And yet, these are precisely the conditions for optimal Christian witness. Under these conditions, the keenest edge of Christian thinking is soon evident and the operation of a genuinely Christian mind is transformative. The church is revealed to be what we know it to be, the kingdom community of the blood-bought, deployed in this world even as we belong truly to the world to come. This is no time for the weak-kneed or for weak thinking. These times call forth the deepest level and highest quality of Christian thinking, cultural engagement, Gospel-mindedness, strategic ambition, and churchly demonstration.
We do not choose our times, but this is a time for choosing. In the last era of the Roman Empire, Bishop Augustine chose to find his bearings for the City of Man within the greater love of the City of God. A time of crisis can bring us to surrender and lose heart, or it can produce The City of God or the Letter from Birmingham Jail.
I think Russ Moore’s legendary love of country music will serve him well. He knows how to speak of brokenness answered with hope and mercy. And he knows, as Johnny Cash would remind us, “there’s a man goin’ round, taking names.”
In 1 Chronicles 12:32, we read of the men of the tribe of Issachar, “who had understanding of the times, to know what Israel ought to do.” We know Russell Moore as a man from Mississippi. I think he is really a man from Issachar. I think he has an understanding of the times, and he knows what God’s people ought to do.
The man and the moment have come together and, like you, I don’t for a moment believe it is a coincidence.
 Carl F. H. Henry, Twilight of a Great Civilization: The Drift Toward Neo-Paganism (Westchester, Illinois: Crossway Books, 1988), 15.
 Carl F. H. Henry, The Uneasy Conscience of Modern Fundamentalism (Grand Rapids: Eerdmans, 1947), 32.
 Ibid, 34.
Authentic expository preaching is marked by three distinct characteristics: authority, reverence, and centrality. Expository preaching is authoritative because it stands upon the very authority of…
On April 19, 1961, Martin Luther King, Jr. addressed the seminary community in a packed chapel. The faculty invited King to give his address as the seminary’s Julius Brown Gay Lecturer. King challenged the seminarian that the church had a central role to play in ending segregation. The church should teach the equality of all races and the destructive character of racial segregation. It should counter the racists’ inflammatory rhetoric and assure white society that the “basic aim of the Negro is to be the white man’s brother and not his brother-in-law.” As true followers of Jesus Christ, they should be “maladjusted” to the “evils of segregation and discrimination” and lead their churches to “move out into the realm of social reform.” It was King’s familiar message, but no one missed the significance of its being given at the oldest seminary in the largely segregated Southern Baptist Convention.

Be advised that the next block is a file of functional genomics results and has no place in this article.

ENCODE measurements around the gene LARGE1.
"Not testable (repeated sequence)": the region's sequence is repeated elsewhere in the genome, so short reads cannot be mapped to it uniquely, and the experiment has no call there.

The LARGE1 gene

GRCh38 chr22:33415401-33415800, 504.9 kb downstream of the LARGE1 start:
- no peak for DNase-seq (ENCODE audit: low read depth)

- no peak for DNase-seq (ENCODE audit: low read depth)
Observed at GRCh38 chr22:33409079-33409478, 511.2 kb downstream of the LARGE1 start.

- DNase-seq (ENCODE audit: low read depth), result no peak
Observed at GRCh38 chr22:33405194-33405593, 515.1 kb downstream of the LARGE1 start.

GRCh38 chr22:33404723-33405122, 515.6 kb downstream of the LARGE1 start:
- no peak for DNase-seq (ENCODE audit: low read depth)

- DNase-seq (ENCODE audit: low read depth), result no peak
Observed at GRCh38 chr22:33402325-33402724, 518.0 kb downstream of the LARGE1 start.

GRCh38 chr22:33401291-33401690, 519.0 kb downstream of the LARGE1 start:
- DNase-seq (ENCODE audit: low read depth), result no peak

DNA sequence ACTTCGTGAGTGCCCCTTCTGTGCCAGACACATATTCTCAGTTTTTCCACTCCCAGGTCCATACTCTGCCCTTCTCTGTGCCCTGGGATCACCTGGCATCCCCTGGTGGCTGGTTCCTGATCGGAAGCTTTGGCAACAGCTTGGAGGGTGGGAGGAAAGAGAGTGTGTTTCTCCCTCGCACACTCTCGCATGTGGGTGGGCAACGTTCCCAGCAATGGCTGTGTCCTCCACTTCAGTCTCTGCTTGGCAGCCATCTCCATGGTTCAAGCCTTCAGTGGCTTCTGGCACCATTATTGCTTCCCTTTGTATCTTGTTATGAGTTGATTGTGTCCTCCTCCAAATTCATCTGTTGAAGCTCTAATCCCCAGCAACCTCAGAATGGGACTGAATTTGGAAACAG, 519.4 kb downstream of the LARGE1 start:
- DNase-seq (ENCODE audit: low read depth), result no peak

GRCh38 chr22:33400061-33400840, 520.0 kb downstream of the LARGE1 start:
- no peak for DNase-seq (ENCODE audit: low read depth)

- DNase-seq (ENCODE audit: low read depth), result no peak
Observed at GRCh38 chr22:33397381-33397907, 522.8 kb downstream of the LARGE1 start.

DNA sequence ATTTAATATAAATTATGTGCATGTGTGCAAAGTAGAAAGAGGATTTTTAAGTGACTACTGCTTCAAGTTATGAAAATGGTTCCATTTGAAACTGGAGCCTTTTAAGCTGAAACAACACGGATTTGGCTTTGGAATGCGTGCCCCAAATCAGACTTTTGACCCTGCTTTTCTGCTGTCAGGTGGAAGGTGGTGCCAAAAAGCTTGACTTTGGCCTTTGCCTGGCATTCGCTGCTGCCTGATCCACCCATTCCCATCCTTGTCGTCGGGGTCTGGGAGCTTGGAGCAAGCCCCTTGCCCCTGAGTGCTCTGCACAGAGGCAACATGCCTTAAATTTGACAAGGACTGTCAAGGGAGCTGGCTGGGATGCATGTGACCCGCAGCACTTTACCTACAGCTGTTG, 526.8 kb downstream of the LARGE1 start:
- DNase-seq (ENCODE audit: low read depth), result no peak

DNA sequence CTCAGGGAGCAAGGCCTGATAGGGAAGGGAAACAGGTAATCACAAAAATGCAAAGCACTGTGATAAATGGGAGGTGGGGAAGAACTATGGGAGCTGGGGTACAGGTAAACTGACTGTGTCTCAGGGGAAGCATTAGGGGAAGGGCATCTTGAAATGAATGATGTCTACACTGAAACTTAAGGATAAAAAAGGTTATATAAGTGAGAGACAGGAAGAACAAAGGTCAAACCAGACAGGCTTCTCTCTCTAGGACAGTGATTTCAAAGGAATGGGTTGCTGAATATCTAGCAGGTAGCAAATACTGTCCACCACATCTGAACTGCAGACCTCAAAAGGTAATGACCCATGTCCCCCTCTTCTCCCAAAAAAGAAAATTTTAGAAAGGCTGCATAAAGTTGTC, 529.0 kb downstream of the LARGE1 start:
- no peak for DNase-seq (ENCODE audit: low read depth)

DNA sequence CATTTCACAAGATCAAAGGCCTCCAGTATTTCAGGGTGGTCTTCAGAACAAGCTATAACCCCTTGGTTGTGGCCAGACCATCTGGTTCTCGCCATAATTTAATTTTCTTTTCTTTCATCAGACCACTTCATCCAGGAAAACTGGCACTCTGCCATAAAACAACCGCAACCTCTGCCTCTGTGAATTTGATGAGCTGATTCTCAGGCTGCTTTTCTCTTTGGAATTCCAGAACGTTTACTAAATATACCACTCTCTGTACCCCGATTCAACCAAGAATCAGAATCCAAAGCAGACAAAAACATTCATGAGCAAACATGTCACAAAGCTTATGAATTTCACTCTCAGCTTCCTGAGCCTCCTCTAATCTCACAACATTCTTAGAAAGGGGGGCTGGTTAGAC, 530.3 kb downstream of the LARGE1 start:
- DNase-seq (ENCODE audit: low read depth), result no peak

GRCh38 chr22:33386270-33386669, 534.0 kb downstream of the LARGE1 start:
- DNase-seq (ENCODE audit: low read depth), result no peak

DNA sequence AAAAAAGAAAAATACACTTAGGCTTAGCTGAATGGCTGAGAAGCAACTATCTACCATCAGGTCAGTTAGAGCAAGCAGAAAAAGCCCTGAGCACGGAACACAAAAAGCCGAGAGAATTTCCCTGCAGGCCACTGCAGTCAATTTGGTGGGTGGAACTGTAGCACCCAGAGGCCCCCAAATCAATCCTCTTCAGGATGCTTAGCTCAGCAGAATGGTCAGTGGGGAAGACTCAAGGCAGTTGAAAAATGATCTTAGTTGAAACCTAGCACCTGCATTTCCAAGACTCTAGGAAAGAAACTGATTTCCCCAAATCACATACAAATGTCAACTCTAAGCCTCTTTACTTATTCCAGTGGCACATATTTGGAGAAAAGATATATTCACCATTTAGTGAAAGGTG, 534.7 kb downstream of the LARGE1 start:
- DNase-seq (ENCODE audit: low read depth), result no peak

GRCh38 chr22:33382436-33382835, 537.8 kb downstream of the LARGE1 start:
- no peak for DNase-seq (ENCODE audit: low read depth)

On the fiftieth anniversary of the March on Washington, listening to King’s words at Southern Seminary brings a new sense of historical importance.
Photographs: Martin Luther King, Jr. in Alumni Chapel, The Southern Baptist Theological Seminary, April 19, 1961. Photographer unknown.
Source: Gregory A. Wills, Southern Baptist Theological Seminary, 1859-2009 (New York, Oxford University Press, 2009) at 415.
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As Solomon warned, “Of making many books there is no end” (Ecc 12:12). There is no way to read everything, and not everything deserves to be read. I say that in order to confront the notion that anyone, anywhere, can master all that could be read with profit. I read a great deal, and a large portion of my waking hours are devoted to reading.